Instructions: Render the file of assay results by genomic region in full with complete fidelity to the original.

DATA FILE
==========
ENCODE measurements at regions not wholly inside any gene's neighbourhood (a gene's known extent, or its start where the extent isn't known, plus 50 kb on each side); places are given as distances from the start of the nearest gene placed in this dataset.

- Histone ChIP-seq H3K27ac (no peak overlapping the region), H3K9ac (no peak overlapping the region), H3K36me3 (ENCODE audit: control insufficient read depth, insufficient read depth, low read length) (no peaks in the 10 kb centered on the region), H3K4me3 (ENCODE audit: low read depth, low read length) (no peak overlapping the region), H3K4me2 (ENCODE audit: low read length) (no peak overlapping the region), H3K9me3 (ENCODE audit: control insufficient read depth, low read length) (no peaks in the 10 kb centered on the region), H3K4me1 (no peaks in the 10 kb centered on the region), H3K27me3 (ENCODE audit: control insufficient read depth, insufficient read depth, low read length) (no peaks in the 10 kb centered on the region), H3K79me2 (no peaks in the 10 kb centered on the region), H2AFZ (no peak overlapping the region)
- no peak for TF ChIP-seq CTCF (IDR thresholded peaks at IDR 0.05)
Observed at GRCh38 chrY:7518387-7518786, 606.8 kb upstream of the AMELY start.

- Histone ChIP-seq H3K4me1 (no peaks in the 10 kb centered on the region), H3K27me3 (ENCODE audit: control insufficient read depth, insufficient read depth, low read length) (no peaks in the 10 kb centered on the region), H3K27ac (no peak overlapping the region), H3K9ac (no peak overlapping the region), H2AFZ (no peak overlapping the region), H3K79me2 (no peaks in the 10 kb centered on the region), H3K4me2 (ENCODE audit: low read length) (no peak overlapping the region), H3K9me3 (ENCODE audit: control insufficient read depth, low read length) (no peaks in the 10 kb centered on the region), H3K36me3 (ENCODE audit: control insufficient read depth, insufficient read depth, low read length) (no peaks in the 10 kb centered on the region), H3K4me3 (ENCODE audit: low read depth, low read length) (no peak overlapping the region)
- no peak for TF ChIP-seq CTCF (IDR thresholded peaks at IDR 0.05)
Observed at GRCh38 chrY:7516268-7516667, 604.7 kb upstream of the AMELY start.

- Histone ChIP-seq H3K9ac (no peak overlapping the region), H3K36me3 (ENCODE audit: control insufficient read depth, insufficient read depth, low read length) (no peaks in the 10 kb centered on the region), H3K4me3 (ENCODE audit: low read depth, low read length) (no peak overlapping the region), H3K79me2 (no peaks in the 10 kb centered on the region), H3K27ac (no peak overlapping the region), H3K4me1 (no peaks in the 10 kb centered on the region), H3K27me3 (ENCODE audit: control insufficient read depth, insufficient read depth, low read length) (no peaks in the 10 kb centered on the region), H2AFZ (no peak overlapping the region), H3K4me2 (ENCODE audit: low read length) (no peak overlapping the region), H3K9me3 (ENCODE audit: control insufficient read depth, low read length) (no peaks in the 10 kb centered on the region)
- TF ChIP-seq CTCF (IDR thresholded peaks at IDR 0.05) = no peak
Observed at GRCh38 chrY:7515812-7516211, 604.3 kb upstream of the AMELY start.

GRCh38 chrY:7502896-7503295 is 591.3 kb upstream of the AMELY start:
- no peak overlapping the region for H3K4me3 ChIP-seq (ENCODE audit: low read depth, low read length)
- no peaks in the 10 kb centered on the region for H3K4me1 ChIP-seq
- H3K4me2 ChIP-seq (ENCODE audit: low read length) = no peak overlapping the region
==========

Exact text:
ENCODE measurements at regions not wholly inside any gene's neighbourhood (a gene's known extent, or its start where the extent isn't known, plus 50 kb on each side); places are given as distances from the start of the nearest gene placed in this dataset.

- Histone ChIP-seq H3K27ac (no peak overlapping the region), H3K9ac (no peak overlapping the region), H3K36me3 (ENCODE audit: control insufficient read depth, insufficient read depth, low read length) (no peaks in the 10 kb centered on the region), H3K4me3 (ENCODE audit: low read depth, low read length) (no peak overlapping the region), H3K4me2 (ENCODE audit: low read length) (no peak overlapping the region), H3K9me3 (ENCODE audit: control insufficient read depth, low read length) (no peaks in the 10 kb centered on the region), H3K4me1 (no peaks in the 10 kb centered on the region), H3K27me3 (ENCODE audit: control insufficient read depth, insufficient read depth, low read length) (no peaks in the 10 kb centered on the region), H3K79me2 (no peaks in the 10 kb centered on the region), H2AFZ (no peak overlapping the region)
- no peak for TF ChIP-seq CTCF (IDR thresholded peaks at IDR 0.05)
Observed at GRCh38 chrY:7518387-7518786, 606.8 kb upstream of the AMELY start.

- Histone ChIP-seq H3K4me1 (no peaks in the 10 kb centered on the region), H3K27me3 (ENCODE audit: control insufficient read depth, insufficient read depth, low read length) (no peaks in the 10 kb centered on the region), H3K27ac (no peak overlapping the region), H3K9ac (no peak overlapping the region), H2AFZ (no peak overlapping the region), H3K79me2 (no peaks in the 10 kb centered on the region), H3K4me2 (ENCODE audit: low read length) (no peak overlapping the region), H3K9me3 (ENCODE audit: control insufficient read depth, low read length) (no peaks in the 10 kb centered on the region), H3K36me3 (ENCODE audit: control insufficient read depth, insufficient read depth, low read length) (no peaks in the 10 kb centered on the region), H3K4me3 (ENCODE audit: low read depth, low read length) (no peak overlapping the region)
- no peak for TF ChIP-seq CTCF (IDR thresholded peaks at IDR 0.05)
Observed at GRCh38 chrY:7516268-7516667, 604.7 kb upstream of the AMELY start.

- Histone ChIP-seq H3K9ac (no peak overlapping the region), H3K36me3 (ENCODE audit: control insufficient read depth, insufficient read depth, low read length) (no peaks in the 10 kb centered on the region), H3K4me3 (ENCODE audit: low read depth, low read length) (no peak overlapping the region), H3K79me2 (no peaks in the 10 kb centered on the region), H3K27ac (no peak overlapping the region), H3K4me1 (no peaks in the 10 kb centered on the region), H3K27me3 (ENCODE audit: control insufficient read depth, insufficient read depth, low read length) (no peaks in the 10 kb centered on the region), H2AFZ (no peak overlapping the region), H3K4me2 (ENCODE audit: low read length) (no peak overlapping the region), H3K9me3 (ENCODE audit: control insufficient read depth, low read length) (no peaks in the 10 kb centered on the region)
- TF ChIP-seq CTCF (IDR thresholded peaks at IDR 0.05) = no peak
Observed at GRCh38 chrY:7515812-7516211, 604.3 kb upstream of the AMELY start.

GRCh38 chrY:7502896-7503295 is 591.3 kb upstream of the AMELY start:
- no peak overlapping the region for H3K4me3 ChIP-seq (ENCODE audit: low read depth, low read length)
- no peaks in the 10 kb centered on the region for H3K4me1 ChIP-seq
- H3K4me2 ChIP-seq (ENCODE audit: low read length) = no peak overlapping the region